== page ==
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Anatomy of the Shellshock vulnerability

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If you thought, remotely seizing a machine and making it obey your orders was what sci-fi movies were made of, think again! The Shellshock vulnerability or the Bash bug vulnerability discovered in September of 2014 by Stephane Chazelas, a security researcher at Akamai firm allowed hackers to do exactly that in reality!

 It was different from other vulnerabilities because it attacked Unix, Linux and Mac OS machines instead of the traditional Windows systems. NIST (National Institute of standards and technology) named the vulnerability as, CVE-2014-7169.  It is to be noted that the terms Shellshock and Bash bug will be used interchangeably in this article.

 Why is it so named?

It was so named because it exploited a vulnerability in the shell of the Unix, Mac OS and Linux operating systems. The Shell of the Unix and Linux environment is known as GNU ‘Bourne again shell’ which gives the vulnerability its name ‘BASH’. The vulnerability affected all versions of Bash from 1.14 to 4.3.

This shell is the command line interpreter (that which is used to run commands) which is the crucial component in the vulnerability. The critical point about the Bash bug or the Shell shock vulnerability is that the machine can be exploited remotely and can be brought completely under the control of the attacker.

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In a nutshell, how does it work?

The flawed design of Linux/Unix/Mac OS Bash shell executes code after definition of the environment variable, first. Web applications are particularly susceptible since they take user input and execute accordingly. For example, when setting environment variables

env e=’() { :;}; echo new command

The interpreter executes the malicious code ‘echo new command’ first, specified after the environment variable and then executes the environment variable.  

What happens if the vulnerability has been exploited on your machine?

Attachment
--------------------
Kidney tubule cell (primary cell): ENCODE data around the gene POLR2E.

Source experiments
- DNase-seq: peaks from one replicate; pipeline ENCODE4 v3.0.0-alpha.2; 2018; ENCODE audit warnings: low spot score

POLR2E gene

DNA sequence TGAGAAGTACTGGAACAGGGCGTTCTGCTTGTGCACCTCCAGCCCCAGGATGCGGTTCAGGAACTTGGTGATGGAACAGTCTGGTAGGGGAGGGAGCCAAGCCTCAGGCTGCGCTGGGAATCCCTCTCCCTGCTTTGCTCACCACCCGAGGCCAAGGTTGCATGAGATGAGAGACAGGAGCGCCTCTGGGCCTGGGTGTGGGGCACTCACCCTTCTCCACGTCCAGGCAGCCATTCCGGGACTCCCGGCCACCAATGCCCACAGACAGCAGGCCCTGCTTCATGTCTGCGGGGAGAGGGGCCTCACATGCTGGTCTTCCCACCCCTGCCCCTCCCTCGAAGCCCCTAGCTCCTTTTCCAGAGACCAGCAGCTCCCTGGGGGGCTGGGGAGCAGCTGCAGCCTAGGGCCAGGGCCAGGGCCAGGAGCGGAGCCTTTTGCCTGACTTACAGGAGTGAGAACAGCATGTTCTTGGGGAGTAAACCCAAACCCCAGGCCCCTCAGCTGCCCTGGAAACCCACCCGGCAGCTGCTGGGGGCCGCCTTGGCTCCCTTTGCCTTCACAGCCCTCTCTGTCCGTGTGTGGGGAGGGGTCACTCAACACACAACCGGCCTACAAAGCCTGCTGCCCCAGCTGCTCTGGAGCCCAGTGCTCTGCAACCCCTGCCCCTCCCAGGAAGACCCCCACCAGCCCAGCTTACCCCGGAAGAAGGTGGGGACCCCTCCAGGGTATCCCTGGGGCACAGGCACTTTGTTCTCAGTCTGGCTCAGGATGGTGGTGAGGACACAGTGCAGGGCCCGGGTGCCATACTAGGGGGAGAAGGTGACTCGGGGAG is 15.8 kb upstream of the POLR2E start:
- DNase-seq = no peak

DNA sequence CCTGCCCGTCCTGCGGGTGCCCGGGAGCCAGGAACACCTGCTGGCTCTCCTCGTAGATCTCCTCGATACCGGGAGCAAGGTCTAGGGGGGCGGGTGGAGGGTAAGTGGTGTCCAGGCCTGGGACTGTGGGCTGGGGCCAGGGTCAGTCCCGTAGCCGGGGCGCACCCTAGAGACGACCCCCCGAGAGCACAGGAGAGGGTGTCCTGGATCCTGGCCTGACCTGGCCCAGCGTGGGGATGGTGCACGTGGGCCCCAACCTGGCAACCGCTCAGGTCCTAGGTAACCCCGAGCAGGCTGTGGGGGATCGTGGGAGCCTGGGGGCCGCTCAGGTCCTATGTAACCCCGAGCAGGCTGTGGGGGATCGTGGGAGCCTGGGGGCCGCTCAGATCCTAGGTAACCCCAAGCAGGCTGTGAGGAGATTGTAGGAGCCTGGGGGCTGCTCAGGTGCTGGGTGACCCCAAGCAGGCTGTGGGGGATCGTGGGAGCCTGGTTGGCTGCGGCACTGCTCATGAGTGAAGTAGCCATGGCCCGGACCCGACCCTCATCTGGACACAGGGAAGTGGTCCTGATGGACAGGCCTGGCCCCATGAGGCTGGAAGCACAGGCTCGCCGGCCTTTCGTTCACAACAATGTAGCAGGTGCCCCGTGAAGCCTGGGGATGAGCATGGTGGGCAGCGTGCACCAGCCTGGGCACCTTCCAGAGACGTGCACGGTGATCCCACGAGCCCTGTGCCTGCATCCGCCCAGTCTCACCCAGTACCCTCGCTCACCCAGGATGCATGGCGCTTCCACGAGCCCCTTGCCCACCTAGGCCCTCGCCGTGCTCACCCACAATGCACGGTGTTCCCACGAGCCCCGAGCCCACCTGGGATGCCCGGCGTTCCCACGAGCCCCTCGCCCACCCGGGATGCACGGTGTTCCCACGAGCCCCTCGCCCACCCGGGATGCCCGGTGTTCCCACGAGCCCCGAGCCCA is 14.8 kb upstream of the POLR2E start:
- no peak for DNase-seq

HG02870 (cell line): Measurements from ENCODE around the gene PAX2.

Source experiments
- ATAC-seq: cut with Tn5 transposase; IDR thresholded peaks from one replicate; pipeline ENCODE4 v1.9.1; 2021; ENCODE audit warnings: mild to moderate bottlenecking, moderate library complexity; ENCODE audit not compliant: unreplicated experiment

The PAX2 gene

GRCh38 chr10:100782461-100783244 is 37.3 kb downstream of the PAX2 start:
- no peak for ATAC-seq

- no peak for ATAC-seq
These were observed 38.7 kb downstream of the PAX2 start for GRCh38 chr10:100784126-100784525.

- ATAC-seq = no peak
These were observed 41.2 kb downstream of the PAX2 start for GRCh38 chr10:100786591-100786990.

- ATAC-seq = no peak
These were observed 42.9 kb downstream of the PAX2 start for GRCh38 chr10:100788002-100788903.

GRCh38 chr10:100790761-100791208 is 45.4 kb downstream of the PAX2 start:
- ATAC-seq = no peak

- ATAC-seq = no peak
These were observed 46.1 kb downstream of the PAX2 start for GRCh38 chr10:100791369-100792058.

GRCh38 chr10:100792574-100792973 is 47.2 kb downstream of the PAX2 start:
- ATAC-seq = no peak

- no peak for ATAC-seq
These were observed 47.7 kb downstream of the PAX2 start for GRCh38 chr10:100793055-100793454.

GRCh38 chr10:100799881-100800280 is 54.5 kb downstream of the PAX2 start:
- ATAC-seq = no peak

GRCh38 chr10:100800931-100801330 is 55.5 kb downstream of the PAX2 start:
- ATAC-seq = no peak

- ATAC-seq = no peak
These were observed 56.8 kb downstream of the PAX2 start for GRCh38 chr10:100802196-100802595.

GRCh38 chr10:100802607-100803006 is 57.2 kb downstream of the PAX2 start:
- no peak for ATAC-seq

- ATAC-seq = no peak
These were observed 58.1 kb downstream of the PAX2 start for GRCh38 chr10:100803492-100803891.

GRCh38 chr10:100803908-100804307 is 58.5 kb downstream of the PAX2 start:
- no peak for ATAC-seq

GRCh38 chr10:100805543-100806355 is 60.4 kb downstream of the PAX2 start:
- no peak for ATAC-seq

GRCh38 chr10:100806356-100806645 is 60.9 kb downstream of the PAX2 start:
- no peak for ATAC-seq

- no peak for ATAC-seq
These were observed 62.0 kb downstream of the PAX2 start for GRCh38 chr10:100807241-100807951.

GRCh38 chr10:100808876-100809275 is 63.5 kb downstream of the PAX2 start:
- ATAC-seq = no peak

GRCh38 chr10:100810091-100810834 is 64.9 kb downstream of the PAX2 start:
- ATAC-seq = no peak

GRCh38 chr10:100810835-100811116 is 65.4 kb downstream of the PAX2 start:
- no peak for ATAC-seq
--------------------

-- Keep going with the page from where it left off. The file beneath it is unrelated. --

If your machine has been compromised and the vulnerability has been exploited these are some of the things that the hacker can do:

  1. take complete control of the OS
  2. install backdoors
  3. view/change database usernames and passwords
  4. ruin the web server by modifying its contents
  5. deface websites(TrendLabs Security Intelligence blog, 2014)

Now let’s move onto the move onto the most important point of the article, the anatomy of the attack.

 

Anatomy of the Shellshock attack:

The shellshock or the Bash bug vulnerability can be exploited under three circumstances:

  1. Machines running HTTP server using CGI scripts(which require no authentication)
  2. Machines running SSH(which require authentication)
  3. Machines running DHCP server

 

 

     We will discuss the anatomy of the Shellshock attack on the HTTP server running CGI scripts.

As an example, let us consider two machines one running Kali Linux (which is the victim machine) and one running Ubuntu OS (which is the attacker machine) Our Kali Linux system will be using the Apache web server which will be victim server.

  1. Create a CGI script and save it with .cgi extension on the victim machine. For simplicity, place it in the root folder of the Apache web server.
  2. Make sure the CGI script is executable and Apache web server executes it.
  3. Start the web server and execute the CGI script to make sure that it works accordingly
  4. Go to the attacker machine and create a ‘reverse TCP payload’ by means of Metasploit. Metasploit being a bundle of payloads and exploits – it is wise to use the popular ‘msfpayload’ for this. Note: The “reverse shell” is used by the attacker to create a listener on his machine and the victim machine connects to it. The attacker then gets the shell code.
  5. Once the “payload” has been created, make sure to see that it is indeed there.
  6. The ‘curl’ command is then used to send the payload to the victim machine by making use of ‘Bash’ vulnerability. The ‘curl’ command is the command to send data to/from a server. This can be monitored by the listener on the attacker machine. By now, the victim machine is completely under the control of the attacker. (EXPLAINED: What is SHELL SHOCK or BASH BUG and How to EXPLOIT!)